Photo Credit: NHL.com

Monday Musings: Playoff Week

Here come the playoffs. A-W-E-S-O-M-E.

All 24 teams arrived in their respective hub cities last night. They checked in, found pictures of loved ones in their hotel rooms and, if you are a coffee drinker, were excited to learn they have free Tims in the bubble.

I feel like a young child on the 22nd of December…the anticipation is intense.

1. The exhibition games begin tomorrow with Pittsburgh and Philadelphia at 2 p.m. MDT, followed by Toronto/Montreal at 6 p.m. and Edmonton/Calgary at 8:30 p.m. Then six games on Wednesday followed by three on Thursday with Nashville/Dallas at 2 p.m., Boston/Columbus at 5 p.m. and Vegas/Arizona at 8 p.m.

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2. The John Chayka saga in Arizona is unlike any I’ve seen. The Coyotes press release stating “he quit” wasn’t a good look. I never liked the hiring to begin with. Not because of Chayka’s loose connection to analytics, but because he had zero management experience. Being an NHL GM is extremely difficult. And there is much more to the job than the eye test or analytics. People with a background in either can fail. We have seen it time and time again. Chayka had zero hockey experience. That is why it was a bad hire.

3. The organization failed when they hired him. It is interesting to note in Elliott Friedman’s 31 Thoughts that Chayka was a driver in convincing new owner, Alex Meruelo, to purchase the team. Until we hear from Chayka as to why he left, I won’t judge his reason for leaving, but the timing is awful. If the reports of him being offered another job are true, that’s fine. I get why some people want to make a change, but he should have left in a more professional matter. You don’t leave a team before the season ends. Unless he has a major health issue, I see no reason to do it. Ever. He could have left and taken this “new opportunity” after the season was complete. Even if Meruelo was furious with him for wanting out, Chayka owed it to his staff and players to remain with the team until their season was officially over.

4. I like the idea that teams can dress 13 forwards and seven D-men for the exhibition games. It allows more players a chance to feel game speed. It is rare a team only uses the same 18 skaters during a playoff run, and you don’t want to insert a player into the lineup who hasn’t played a game in four months. Some players will be in that position at some point this playoffs, but at least this gives a few more players a chance to play a game. I see Caleb Jones and Gaetan Haas being added to the lineup tomorrow. Jones is the clear #7 D-man on the team, while Haas and Joakim Nygard are the 13th and 14th forwards. Riley Sheahan left the Colby Cave Memorial Scrimmage and didn’t skate today so he is unlikely to play tomorrow, and Gaetan Haas will take his spot between Josh Archibald and Andreas Athanasiou. Dave Tippett didn’t elaborate on how serious Sheahan’s injury was, but he is one of their top penalty killers so even if he misses one game it is a concern.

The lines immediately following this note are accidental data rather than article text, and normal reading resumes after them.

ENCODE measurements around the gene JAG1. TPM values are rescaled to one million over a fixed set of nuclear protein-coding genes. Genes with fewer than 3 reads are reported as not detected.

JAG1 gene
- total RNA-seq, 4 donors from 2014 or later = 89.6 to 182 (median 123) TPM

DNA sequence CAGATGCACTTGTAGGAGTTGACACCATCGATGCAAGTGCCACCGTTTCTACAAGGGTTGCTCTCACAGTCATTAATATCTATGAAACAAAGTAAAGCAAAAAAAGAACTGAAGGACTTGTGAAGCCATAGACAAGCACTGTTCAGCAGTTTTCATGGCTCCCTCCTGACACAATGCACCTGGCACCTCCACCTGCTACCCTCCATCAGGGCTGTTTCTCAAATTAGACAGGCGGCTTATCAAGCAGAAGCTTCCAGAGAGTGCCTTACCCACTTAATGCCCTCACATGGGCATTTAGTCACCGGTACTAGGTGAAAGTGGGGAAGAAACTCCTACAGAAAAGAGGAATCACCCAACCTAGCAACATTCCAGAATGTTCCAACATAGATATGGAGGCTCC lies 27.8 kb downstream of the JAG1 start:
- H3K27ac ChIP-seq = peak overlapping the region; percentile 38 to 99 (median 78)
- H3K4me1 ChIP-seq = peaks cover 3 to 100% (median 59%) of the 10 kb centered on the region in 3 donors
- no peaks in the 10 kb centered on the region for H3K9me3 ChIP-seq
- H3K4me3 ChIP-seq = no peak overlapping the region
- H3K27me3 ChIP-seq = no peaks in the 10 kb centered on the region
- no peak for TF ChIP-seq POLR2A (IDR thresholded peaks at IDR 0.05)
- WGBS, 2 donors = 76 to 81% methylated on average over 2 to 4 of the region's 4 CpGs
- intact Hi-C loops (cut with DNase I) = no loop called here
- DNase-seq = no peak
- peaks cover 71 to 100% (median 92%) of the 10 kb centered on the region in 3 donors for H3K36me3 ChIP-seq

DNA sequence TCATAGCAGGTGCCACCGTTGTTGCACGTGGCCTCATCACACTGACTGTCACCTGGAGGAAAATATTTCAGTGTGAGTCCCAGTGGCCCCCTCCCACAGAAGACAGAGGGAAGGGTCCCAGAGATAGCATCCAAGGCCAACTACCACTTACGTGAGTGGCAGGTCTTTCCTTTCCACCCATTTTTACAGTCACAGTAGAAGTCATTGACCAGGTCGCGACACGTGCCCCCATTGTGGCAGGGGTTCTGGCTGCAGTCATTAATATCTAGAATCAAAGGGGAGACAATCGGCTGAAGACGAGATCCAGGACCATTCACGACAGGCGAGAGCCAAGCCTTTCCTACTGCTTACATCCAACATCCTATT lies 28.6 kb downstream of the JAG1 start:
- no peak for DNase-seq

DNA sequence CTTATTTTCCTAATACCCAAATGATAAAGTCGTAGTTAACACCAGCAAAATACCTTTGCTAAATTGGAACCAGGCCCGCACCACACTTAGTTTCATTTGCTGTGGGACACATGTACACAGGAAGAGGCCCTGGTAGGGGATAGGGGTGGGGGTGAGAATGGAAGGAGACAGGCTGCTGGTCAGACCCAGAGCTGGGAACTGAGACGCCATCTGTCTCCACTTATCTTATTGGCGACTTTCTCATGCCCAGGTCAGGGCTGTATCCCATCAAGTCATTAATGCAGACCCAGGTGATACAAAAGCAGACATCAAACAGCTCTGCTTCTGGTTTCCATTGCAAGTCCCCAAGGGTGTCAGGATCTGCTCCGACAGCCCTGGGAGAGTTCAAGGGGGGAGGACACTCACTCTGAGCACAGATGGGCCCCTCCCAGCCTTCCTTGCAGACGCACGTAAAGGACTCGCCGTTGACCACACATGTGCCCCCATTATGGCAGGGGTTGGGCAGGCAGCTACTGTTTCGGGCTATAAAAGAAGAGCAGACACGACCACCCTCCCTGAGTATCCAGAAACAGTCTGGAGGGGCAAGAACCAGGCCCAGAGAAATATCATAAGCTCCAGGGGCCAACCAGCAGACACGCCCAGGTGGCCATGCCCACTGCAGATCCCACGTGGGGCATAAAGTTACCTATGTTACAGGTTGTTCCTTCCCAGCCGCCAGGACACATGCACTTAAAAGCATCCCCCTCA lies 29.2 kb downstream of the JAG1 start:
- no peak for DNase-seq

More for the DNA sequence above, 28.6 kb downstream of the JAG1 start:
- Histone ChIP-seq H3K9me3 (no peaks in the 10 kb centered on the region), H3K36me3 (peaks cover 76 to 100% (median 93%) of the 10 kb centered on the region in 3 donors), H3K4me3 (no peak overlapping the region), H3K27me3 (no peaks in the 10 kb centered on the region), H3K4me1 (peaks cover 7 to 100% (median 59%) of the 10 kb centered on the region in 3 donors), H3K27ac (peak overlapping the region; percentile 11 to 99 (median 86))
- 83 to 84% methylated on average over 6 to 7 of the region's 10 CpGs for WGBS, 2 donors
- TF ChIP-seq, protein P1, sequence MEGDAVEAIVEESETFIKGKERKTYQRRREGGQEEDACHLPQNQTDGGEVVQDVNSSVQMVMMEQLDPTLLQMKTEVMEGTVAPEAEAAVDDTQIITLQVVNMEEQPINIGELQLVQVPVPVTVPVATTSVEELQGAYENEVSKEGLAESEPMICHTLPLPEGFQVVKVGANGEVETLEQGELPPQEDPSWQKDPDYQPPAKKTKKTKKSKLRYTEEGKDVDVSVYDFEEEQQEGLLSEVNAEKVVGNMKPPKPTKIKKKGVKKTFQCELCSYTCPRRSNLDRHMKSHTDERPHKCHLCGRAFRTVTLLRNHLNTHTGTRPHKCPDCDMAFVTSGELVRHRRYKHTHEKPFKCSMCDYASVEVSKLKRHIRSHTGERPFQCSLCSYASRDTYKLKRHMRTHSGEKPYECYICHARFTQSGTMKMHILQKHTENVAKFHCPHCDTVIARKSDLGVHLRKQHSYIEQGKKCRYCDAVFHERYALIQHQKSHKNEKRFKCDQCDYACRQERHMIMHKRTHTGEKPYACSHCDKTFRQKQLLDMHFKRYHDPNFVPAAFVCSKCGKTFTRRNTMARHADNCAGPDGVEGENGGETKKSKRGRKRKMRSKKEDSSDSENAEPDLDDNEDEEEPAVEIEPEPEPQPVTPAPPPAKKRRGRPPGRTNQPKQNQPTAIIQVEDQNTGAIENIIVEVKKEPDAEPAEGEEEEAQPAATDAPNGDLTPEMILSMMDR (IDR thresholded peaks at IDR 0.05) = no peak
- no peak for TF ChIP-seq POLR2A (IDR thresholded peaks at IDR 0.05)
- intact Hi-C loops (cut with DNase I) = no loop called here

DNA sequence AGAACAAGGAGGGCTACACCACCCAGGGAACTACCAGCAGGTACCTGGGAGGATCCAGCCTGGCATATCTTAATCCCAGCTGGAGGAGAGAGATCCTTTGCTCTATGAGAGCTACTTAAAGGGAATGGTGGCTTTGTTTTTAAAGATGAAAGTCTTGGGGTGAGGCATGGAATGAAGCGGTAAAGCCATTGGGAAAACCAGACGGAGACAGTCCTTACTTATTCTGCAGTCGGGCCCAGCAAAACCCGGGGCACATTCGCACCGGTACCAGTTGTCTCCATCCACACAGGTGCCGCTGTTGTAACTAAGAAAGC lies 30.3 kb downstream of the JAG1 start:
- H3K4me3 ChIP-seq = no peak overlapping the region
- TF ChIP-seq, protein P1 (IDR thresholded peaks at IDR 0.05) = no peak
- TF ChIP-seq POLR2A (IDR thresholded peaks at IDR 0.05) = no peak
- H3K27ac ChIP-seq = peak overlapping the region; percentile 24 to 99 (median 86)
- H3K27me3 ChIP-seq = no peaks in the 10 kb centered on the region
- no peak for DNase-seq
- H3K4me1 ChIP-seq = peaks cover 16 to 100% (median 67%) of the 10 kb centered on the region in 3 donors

5. This is great news for the NHL and their players.

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No new positive tests for NHL players from last week. I applaud the players for being diligent and sticking close to home and to the NHL for their strict testing. So far it has worked as well as you’d expect.

6. We should point out medical experts say it takes three to five days from exposure to test positive, so, theoretically, if a player has been exposed to the virus in the previous five days, he could unknowingly pass the virus in the bubble. And that is why for now teams, and their entire travelling entourage, can only interact with their group. Teams were even given their one restaurant to use for this week. Once the playoffs begin teams will be able to use different restaurants within the bubble.

7. It is important to remember the NHL, and NBA, bubbles are much different than MLB and the current NFL proposed return to play format. MLB is travelling from city to city and the Miami Marlins’ COVID outbreak is not good for MLB, but I don’t see a connection to the NHL. The NHL has much lower risk of infection due to much less interaction in public.

8. Philip Broberg had a very strong camp, but I don’t expect him to be on the Oilers roster to start next season. He is only 19 years young. Ken Holland does not believe in rushing players, and looking good in camp is a far cry from playing well in the NHL. Broberg will play in Sweden next season, but with the NHL poised to start next season late we could see Broberg come over after his season is finished in Sweden and still have three months left in the NHL season. Anyone suggesting Broberg is NHL-ready now hasn’t paid attention to Holland’s track record with young players. He does not rush them. He won’t with Broberg.

9. Other NHL notes: The Carolina Hurricanes won’t have Brett Pesce in their lineup for the first round, and likely not the second, and Dougie Hamilton is still “unfit to play” according to his head coach Rod Brind’Amour. They averaged the second and third most TOI/game on the Hurricanes blueline in the regular season, but they also missed seven and 21 games respectively. The Hurricanes acquisition of Brady Skjei still have a pretty deep defence, but they are much more vulnerable without Hamilton and Pesce against the Rangers. That series is much more interesting now.

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10. I don’t have much sense of who to pick in either seeding tournament. Who do you like to finish #1 though #4 in the east and west conferences? Assuming the Oilers win, they will play the #4 seed and that’s why the seeding round is important. I think the Blues would be the toughest matchup for the Oilers, while the Avalanche would be the most exciting.